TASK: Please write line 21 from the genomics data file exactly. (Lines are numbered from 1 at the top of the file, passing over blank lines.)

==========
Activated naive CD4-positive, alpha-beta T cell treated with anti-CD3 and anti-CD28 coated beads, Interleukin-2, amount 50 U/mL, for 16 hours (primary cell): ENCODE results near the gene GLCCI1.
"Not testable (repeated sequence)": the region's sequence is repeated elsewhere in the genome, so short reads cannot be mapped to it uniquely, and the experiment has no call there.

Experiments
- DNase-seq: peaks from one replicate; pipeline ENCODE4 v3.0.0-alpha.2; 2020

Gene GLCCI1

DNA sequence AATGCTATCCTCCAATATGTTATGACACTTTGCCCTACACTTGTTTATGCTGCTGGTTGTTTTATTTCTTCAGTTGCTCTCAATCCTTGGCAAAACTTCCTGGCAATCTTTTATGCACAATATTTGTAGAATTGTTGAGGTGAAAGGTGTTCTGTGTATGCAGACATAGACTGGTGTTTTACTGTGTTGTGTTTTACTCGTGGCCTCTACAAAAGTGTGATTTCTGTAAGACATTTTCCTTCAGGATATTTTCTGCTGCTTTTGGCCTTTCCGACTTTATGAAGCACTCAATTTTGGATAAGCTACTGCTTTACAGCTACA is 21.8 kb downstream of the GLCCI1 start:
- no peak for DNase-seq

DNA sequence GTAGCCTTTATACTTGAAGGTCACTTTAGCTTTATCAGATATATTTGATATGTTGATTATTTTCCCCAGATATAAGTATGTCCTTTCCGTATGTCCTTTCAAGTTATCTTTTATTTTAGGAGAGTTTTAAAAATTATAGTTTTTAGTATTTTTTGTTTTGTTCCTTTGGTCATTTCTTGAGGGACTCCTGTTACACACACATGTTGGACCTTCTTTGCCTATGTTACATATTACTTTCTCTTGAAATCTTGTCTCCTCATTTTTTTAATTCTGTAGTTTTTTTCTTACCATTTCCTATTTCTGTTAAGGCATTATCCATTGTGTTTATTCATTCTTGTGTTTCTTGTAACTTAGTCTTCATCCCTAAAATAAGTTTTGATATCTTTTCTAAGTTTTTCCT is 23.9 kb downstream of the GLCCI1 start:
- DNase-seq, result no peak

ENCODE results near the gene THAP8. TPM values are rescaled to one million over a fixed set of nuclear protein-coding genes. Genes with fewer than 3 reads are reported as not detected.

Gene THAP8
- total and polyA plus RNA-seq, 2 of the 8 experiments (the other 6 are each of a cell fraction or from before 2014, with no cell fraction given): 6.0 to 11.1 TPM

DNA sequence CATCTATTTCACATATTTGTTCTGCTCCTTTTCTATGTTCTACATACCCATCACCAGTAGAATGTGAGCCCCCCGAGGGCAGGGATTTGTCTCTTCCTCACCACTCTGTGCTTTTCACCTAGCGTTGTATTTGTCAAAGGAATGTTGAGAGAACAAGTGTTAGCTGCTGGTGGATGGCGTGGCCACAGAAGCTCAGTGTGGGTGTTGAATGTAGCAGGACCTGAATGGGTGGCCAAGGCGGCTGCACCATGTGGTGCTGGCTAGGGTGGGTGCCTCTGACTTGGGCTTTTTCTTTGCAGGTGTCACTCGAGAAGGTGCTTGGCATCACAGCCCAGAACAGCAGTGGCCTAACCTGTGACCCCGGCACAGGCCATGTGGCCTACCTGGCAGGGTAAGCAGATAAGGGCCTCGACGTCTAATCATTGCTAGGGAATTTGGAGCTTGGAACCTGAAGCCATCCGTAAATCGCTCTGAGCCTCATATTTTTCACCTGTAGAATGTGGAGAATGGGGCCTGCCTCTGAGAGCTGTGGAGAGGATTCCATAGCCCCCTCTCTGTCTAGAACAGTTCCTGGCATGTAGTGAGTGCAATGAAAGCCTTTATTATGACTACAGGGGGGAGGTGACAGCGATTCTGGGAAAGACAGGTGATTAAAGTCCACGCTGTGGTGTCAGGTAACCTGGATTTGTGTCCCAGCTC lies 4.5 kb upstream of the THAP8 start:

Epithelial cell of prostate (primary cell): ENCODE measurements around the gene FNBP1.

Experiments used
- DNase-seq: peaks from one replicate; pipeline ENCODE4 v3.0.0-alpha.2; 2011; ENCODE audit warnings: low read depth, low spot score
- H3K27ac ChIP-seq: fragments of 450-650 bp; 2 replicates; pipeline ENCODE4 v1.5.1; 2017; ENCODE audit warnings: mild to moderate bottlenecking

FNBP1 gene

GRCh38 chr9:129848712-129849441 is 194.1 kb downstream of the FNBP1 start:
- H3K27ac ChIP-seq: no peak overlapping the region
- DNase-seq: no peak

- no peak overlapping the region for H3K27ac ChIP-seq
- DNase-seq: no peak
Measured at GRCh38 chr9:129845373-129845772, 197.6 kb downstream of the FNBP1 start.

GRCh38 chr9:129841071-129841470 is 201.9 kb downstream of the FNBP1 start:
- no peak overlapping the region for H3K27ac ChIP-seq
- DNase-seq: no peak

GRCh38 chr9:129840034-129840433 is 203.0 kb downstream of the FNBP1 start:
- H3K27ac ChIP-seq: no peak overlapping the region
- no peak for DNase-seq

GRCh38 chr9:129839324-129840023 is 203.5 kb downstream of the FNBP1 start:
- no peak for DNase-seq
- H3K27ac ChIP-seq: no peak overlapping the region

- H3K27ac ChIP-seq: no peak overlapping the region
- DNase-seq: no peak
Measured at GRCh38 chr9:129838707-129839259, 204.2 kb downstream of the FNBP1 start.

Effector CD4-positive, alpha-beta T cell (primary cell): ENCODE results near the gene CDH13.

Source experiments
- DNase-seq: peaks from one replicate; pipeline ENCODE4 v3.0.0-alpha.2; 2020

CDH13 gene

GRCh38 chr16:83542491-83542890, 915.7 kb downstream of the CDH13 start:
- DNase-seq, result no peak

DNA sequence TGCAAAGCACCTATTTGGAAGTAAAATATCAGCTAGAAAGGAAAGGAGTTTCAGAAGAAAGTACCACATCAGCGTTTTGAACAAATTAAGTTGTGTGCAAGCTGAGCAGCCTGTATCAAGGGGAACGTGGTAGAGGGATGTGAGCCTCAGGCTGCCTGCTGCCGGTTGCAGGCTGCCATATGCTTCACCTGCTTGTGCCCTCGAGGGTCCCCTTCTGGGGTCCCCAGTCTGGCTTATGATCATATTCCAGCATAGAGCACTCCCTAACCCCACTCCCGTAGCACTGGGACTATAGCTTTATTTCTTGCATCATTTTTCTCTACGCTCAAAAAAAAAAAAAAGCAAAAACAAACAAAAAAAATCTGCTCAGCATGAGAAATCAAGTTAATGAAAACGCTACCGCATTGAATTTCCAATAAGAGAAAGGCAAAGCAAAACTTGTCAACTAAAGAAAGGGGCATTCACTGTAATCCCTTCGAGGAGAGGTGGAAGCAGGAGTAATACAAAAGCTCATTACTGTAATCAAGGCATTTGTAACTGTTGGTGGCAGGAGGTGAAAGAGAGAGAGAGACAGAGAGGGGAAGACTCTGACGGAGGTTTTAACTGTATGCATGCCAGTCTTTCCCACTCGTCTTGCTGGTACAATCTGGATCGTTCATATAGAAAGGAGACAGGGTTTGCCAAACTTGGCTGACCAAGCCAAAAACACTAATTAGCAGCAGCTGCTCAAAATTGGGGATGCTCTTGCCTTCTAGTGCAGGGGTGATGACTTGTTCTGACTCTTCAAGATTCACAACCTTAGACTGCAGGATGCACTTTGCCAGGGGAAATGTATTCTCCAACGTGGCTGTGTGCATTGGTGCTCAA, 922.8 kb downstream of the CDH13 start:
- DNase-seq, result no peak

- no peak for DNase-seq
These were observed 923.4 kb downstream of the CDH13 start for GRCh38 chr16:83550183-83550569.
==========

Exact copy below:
- DNase-seq: no peak